35. 35. [Type here] information contained above, is for general informational purposes only and is not to be construed as the rendering of legal or tax advice. Real estate licensees are not permitted to provide legal or tax advice. If you have any questions regarding this Memo or any other matter, please contact the REBNY Legal Line at (212) 201-1178 Monday- Friday 9:00 a.m. - 5:00 p.m. Please be ready to cite your REBNY member number. For more, visit www.REBNY.com. | www.facebook.com/REBNYonFB | www.twitter.com/REBNY 6 02 16 Legal Line Question of the Week The Capital Gains Tax Exemption I have been speaking to a seller about representing her in the sale of a residential property. The seller has owned the property and used it as her primary residence for one year and nine months. The seller has indicated that she cannot sell until she has owned the property for at least two years. What is the importance of the two year time frame? The two year time frame that the seller is referring to relates to the way that the "gains" on the sale of the property is taxed for income tax purposes. In general, income is taxed differently depending on how it was earned. Income is generally taxed either as a long term capital gain or as ordinary income. Long term capital gains are taxed at a preferential rate as compared to ordinary income. The profit from the sale or exchange of a property is a capital gain. On the other hand, ordinary income includes salary, wages, commissions, etc. Thus, after selling a home the amount gained on the transaction is usually taxable at the preferential long term capital gains rate. Additionally, if the home seller owned the home for at least two years before making the sale, he or she may be partially or totally exempt from paying the capital gains tax. According to the Internal Revenue Service ("IRS"), a taxpayer may automatically exclude the first $250,000 gained from the sale Neil B. Garfinkel, REBNY Broker Counsel Partner-in-charge of real estate and banking practices at Abrams Garfinkel Margolis Bergson, LLP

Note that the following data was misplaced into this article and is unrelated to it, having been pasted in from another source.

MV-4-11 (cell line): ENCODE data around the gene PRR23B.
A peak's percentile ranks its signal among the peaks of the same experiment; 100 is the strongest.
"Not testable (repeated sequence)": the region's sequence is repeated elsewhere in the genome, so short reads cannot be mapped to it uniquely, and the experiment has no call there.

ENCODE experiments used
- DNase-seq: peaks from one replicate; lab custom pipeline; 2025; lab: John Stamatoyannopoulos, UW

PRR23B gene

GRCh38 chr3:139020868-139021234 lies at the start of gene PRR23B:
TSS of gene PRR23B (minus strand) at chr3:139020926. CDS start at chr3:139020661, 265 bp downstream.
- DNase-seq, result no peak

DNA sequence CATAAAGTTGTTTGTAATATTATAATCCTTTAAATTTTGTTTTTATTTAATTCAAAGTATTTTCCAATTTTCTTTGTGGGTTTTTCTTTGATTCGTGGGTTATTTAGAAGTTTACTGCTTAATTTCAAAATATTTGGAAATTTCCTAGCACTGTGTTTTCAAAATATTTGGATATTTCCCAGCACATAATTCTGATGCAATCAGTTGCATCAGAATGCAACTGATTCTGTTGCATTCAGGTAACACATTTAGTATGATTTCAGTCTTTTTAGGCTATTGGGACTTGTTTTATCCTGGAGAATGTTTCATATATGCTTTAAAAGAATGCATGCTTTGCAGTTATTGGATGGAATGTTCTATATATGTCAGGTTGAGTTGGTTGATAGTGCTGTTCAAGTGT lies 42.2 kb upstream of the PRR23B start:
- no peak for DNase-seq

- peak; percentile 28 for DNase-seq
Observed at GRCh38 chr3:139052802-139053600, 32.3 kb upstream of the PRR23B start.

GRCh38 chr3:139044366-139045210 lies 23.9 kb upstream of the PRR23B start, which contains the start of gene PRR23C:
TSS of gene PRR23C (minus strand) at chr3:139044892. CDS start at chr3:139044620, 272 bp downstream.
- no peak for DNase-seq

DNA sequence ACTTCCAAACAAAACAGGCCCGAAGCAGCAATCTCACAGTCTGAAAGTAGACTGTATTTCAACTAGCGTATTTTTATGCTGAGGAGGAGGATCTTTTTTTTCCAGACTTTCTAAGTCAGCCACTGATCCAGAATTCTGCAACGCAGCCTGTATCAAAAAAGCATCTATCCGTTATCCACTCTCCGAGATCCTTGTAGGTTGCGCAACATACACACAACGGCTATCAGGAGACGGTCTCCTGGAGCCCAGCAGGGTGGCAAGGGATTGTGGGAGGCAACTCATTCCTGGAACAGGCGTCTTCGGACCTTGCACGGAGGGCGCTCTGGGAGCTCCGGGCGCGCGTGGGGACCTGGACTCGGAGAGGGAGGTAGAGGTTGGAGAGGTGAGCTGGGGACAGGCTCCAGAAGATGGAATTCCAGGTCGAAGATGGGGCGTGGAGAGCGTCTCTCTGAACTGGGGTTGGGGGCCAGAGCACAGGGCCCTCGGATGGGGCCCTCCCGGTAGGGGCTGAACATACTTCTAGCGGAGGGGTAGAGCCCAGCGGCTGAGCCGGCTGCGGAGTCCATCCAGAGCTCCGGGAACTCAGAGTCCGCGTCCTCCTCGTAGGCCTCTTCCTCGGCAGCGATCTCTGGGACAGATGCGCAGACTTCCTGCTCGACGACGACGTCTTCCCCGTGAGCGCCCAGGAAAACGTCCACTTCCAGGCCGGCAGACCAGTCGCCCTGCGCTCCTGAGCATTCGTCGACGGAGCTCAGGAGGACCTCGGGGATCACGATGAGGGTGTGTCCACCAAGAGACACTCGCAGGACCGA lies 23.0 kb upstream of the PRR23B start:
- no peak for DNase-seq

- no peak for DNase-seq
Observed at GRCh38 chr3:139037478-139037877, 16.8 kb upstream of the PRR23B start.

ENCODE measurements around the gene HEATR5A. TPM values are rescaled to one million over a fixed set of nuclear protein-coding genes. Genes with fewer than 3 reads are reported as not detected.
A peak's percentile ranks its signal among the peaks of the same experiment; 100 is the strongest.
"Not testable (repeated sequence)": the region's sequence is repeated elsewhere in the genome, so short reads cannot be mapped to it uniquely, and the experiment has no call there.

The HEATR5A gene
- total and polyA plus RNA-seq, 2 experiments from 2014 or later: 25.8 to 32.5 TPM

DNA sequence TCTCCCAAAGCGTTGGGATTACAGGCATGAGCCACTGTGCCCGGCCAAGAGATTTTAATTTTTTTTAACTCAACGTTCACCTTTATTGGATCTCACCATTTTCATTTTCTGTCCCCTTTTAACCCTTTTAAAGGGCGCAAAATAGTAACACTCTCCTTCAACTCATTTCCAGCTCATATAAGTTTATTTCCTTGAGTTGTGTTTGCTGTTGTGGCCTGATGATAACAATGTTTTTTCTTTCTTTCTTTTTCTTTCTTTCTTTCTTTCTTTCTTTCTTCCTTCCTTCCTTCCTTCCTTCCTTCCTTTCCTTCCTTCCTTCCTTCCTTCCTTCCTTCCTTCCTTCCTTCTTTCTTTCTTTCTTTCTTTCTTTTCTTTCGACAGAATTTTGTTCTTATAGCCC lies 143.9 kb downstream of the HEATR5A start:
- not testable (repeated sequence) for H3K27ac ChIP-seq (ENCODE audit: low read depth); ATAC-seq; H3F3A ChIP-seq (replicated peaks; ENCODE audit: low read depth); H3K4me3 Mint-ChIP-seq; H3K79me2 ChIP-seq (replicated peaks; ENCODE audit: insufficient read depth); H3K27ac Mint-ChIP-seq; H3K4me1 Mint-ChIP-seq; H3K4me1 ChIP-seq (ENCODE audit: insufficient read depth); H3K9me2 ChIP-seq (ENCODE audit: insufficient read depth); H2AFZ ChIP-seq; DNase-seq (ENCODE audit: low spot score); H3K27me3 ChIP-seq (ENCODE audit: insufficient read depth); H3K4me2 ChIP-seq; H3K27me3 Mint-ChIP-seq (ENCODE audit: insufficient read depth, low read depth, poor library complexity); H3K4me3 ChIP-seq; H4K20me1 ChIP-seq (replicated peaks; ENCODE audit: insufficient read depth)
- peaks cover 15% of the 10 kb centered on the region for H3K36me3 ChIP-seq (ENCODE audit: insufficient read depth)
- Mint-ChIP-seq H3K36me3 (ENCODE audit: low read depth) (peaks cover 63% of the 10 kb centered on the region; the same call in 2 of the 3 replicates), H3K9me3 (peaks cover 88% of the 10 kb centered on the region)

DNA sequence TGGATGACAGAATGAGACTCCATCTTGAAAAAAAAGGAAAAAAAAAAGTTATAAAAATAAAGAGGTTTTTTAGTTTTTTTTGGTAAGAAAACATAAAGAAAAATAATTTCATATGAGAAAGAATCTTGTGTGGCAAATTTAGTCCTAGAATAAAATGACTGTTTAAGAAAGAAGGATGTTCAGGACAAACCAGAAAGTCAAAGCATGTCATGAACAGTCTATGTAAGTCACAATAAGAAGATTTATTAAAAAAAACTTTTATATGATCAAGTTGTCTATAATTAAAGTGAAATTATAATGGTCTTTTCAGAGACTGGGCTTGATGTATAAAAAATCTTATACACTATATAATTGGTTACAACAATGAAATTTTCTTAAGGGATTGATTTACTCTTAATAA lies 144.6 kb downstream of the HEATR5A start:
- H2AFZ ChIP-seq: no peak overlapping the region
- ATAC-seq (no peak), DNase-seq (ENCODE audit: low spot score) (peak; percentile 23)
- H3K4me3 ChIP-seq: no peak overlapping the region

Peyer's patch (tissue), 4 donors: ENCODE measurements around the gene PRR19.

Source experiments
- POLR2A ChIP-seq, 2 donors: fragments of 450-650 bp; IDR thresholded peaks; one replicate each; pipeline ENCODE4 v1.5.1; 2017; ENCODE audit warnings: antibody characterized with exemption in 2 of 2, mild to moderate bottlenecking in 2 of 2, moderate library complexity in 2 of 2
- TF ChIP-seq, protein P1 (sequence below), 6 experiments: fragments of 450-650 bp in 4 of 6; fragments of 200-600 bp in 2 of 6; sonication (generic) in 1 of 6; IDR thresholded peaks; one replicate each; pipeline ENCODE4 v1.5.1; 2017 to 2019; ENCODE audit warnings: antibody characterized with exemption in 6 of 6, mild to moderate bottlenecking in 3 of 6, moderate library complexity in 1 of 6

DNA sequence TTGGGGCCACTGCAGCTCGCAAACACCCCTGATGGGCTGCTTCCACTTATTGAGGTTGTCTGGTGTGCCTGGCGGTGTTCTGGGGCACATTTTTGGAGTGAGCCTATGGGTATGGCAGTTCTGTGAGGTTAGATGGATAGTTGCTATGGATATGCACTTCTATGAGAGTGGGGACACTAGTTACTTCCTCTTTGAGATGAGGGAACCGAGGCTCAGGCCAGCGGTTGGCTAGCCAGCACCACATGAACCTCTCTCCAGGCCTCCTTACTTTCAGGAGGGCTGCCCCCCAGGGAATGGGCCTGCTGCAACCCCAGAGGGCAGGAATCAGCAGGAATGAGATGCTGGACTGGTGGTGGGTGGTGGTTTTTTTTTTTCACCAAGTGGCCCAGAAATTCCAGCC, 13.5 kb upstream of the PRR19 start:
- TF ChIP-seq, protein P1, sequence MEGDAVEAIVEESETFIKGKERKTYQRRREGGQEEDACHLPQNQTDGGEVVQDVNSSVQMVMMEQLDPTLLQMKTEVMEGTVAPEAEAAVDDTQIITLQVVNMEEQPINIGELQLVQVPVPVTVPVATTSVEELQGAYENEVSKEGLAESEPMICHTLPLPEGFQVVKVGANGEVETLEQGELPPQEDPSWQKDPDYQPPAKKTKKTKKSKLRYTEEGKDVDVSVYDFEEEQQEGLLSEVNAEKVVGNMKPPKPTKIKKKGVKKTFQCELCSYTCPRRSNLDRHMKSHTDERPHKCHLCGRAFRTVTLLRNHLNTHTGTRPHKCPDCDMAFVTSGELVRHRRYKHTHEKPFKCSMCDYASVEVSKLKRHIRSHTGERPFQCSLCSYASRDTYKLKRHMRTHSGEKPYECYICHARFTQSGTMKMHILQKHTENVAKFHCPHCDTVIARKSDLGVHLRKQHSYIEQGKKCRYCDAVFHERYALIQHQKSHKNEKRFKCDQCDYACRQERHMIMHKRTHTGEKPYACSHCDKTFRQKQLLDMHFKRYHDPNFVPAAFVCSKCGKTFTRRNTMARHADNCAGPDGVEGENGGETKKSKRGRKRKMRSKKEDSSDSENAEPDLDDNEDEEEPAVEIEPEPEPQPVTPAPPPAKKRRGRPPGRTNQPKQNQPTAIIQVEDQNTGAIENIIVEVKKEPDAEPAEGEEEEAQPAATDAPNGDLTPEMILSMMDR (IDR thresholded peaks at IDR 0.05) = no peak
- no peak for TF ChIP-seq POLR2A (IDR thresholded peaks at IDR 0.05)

36. 36. [Type here] (or the first $500,000 gained if filing with a spouse) if the following are true of the transaction: 1. The taxpayer owned the house and used it as his or her primary residence for at least two of the five years preceding the sale; 2. The home was not acquired in a 1031 Exchange during the past five years; and 3. The taxpayer has not claimed any exclusion for the sale of a home in the two years prior to the current sale. For example, if your seller waits for the two year period and then sells the property for a gain of $600,000, only $350,000 would be subject to the capital gains tax. The other $250,000 gained on the sale would fall into the exemption and the seller would not have to pay any capital gains taxes on this amount. Important Tip: Real estate licensees cannot provide legal or accounting advice. Accordingly, real estate licensees should always recommend that the parties they are representing speak with their own accountant, tax advisor and/or attorney in order to ascertain the exact tax consequences of a particular transaction. All information contained in the REBNY Legal Line Question of the Week is copyrighted material owned exclusively by the Real Estate Board of New York ("REBNY"). The REBNY Legal Line Question of the Week, and the information contained therein, shall not be reproduced or published, in whole or in part, without the express prior written consent of REBNY. The REBNY Legal Line Question of the Week, including the information contained above, is for general informational purposes only and is not to be construed as the rendering of legal or tax advice. Real estate licensees are not permitted to provide legal or tax advice. If you have any questions regarding this Memo or any other matter, please contact the REBNY Legal Line at (212) 201-1178 Monday- Friday 9:00 a.m. - 5:00 p.m. Please be ready to cite your REBNY member number. For more, visit www.REBNY.com. | www.facebook.com/REBNYonFB | www.twitter.com/REBNY 5 05 16 Legal Line Question of the Week